I fold the wrapping paper carefully against the gift, parroting a woman on the internet. A present’s clean edges are more difficult to create than they appear. Every year, dad bestows upon me books on cities I have never seen — every year, he jabs a big smiley-face sticker on a wound, pats himself on the back, and leaves.

I never read his books.

The door opens, and, for the first time in months, I come home. Too soon, work calls and my phone vibrates. Reluctantly, I drop my suitcase and luggage, hurry into the study, and answer. (Hello? Yes, this is he.)

Housewife, ˈhousˌwīf/: A wife whose purpose is to wear an apron, cook, and clean the house — essentially, to housekeep. Shaking my head, I take a deep breath. Drizzling sauce on the beef, I call out to them. Dinner’s ready. We are a family. Resolved, the sheep wipes its hands, the mother in a pack of lions, and decides to call a family meeting.

(Why wasn’t I made aware of this conference?)

Suddenly, mom calls. “Dinner’s ready!” I hastily tape the paper ends together, accidentally sticking my hair in. It’s grown too long over the years. Hidden underneath a disposal of clothes that probably keeps mom awake at night are red gift bags. I dig them up, put the presents in, and leave.

(This isn’t my problem at the moment. Today is a holiday in my country.)

She always comes fifteen minutes late. He takes longer, his voice able to be heard from the other room, soft mumbles quaking the walls. Suddenly, the vibrations stop. The house stills, eavesdropping on his call.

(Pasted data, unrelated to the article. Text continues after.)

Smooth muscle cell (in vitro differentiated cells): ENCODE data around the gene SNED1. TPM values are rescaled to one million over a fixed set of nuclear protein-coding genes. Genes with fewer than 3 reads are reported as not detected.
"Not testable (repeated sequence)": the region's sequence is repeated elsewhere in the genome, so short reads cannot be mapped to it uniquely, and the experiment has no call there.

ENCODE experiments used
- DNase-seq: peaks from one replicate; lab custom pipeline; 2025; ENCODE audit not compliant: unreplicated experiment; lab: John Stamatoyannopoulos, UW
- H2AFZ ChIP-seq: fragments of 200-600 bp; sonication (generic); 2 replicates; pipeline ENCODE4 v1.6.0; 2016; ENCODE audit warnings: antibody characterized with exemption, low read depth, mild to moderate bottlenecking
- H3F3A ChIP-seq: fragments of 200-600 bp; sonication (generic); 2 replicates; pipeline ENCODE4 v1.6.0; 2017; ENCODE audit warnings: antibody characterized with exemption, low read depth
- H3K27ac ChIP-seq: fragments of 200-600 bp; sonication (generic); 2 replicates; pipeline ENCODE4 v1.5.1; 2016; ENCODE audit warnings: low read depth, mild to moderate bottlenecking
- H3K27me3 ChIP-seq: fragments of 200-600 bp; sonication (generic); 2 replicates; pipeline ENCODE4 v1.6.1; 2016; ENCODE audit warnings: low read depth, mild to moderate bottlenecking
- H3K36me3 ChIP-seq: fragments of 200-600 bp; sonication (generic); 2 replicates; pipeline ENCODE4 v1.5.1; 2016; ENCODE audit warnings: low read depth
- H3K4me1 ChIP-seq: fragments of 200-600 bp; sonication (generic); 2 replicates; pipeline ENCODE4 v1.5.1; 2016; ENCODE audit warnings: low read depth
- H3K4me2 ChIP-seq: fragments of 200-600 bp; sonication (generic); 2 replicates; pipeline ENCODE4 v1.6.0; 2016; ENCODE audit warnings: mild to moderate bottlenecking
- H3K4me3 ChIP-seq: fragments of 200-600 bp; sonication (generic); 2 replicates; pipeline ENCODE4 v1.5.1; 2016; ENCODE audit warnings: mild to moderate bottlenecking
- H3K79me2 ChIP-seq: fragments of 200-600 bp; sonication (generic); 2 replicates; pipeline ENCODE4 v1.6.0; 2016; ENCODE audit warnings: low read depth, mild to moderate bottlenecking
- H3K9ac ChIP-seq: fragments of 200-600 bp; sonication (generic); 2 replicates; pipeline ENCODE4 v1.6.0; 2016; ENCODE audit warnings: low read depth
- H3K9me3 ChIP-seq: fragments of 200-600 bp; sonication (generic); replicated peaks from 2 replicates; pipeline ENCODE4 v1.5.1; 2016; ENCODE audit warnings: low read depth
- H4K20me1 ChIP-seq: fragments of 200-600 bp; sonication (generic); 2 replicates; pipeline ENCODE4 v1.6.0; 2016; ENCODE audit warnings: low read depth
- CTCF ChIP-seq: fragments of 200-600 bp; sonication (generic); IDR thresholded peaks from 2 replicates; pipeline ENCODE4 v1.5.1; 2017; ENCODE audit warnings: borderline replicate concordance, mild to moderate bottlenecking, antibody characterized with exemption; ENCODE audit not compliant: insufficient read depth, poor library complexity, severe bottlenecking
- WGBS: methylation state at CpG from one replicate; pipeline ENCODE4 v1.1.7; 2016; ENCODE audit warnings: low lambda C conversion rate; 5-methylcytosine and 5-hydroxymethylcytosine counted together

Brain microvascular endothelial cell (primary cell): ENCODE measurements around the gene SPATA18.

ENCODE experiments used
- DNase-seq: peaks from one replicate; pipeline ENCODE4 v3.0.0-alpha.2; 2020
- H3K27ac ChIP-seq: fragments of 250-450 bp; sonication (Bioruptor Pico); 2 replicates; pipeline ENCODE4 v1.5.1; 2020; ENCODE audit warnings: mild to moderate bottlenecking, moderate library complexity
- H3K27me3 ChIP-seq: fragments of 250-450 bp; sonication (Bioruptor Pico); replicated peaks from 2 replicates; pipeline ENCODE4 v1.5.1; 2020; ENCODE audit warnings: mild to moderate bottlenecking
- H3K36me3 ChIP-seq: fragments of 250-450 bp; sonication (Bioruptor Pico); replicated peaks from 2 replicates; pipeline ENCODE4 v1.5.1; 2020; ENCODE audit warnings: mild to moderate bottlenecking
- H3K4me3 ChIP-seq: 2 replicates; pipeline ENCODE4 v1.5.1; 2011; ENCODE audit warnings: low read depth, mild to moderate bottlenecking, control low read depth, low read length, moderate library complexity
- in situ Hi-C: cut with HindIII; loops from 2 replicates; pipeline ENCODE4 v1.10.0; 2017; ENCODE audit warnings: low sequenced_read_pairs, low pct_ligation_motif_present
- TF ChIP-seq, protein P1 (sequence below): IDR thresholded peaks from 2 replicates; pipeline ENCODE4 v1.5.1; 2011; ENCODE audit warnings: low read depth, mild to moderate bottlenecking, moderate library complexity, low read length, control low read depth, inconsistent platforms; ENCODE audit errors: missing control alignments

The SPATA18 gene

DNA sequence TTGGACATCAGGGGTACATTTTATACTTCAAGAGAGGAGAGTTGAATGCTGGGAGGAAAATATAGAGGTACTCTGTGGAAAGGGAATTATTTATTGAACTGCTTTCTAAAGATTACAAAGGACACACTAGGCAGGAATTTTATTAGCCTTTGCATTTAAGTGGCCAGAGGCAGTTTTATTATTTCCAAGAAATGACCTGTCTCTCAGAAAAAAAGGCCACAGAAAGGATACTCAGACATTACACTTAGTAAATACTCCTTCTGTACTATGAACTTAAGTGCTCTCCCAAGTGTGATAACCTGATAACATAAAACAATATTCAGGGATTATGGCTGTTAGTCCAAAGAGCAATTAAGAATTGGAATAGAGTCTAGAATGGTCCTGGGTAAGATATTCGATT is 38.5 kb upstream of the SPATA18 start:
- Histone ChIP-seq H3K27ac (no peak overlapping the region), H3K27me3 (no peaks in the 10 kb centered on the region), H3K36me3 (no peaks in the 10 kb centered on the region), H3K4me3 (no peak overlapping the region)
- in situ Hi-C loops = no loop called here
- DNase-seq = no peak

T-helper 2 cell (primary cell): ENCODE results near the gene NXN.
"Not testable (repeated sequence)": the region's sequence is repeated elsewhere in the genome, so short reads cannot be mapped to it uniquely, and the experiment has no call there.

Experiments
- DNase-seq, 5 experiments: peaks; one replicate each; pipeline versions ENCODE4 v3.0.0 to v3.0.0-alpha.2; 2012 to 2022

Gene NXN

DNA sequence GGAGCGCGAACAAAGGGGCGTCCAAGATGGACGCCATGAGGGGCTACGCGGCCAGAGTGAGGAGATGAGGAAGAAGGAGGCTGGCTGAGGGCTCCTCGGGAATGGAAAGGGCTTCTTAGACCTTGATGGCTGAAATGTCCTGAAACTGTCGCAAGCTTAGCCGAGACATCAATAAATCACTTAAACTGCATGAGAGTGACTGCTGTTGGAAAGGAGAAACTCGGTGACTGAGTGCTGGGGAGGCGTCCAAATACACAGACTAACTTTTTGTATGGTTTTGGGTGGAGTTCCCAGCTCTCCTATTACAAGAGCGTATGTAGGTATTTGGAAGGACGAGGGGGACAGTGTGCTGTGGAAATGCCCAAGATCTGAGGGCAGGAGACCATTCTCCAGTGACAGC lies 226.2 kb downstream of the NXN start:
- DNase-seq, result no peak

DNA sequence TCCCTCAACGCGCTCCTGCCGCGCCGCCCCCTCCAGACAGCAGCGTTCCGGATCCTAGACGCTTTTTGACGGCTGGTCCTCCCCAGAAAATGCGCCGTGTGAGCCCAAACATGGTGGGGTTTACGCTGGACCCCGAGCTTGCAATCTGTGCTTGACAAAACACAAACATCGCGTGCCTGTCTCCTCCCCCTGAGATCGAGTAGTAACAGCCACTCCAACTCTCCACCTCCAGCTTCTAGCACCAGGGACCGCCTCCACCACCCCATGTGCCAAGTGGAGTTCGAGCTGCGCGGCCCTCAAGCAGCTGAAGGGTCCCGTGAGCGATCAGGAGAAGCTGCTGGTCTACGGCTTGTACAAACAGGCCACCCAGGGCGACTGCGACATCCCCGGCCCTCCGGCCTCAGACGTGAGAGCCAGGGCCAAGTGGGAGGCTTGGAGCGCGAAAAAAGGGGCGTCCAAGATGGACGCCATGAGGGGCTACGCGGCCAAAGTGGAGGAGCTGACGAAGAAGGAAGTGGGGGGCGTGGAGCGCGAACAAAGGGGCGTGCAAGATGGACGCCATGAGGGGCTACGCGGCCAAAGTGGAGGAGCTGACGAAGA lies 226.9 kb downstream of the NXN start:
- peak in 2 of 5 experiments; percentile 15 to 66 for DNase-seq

(Well, then. It was a pleasure working with you.)

Finally, we each sit at the dinner table, husband on the left, daughter on the right. Xin nian kuai le! They nod. Noticing the silence and the pink buds on their cheeks, I realize: authority is in my mouth. I bite it, hold on to it. Wo ai ni. They nod. The first roses of the year bloom. I feel the urge to pluck and display them in a glass case.

It’s time. Almost shyly, I unveil the gifts from behind me. Eyes widening, they each take their gift. Mom keeps looking from the present and back to me as she delicately unfolds the paper edges. Dad rips the wrap off of his and, in seconds, stares at the heart of the gift. A lighter for him, a flower pot for her. They grin. Suddenly, a wave washes over me, carrying me across the prairie to join my parents.

I saw the prairie that could not be crossed. I was the sheep, the conceited king, the little girl stuck inside a trench. Poisoned by my career, I hid behind hair, a dying house all too aware of the family welfare.

Who? Irrelevant. Today, I take my fork and knife, cut into the beef, and take a bite. I, the Zhang Family, feel at home, at last.

 

 

By Dannes Zhang,

Shanghai American School, Puxi Campus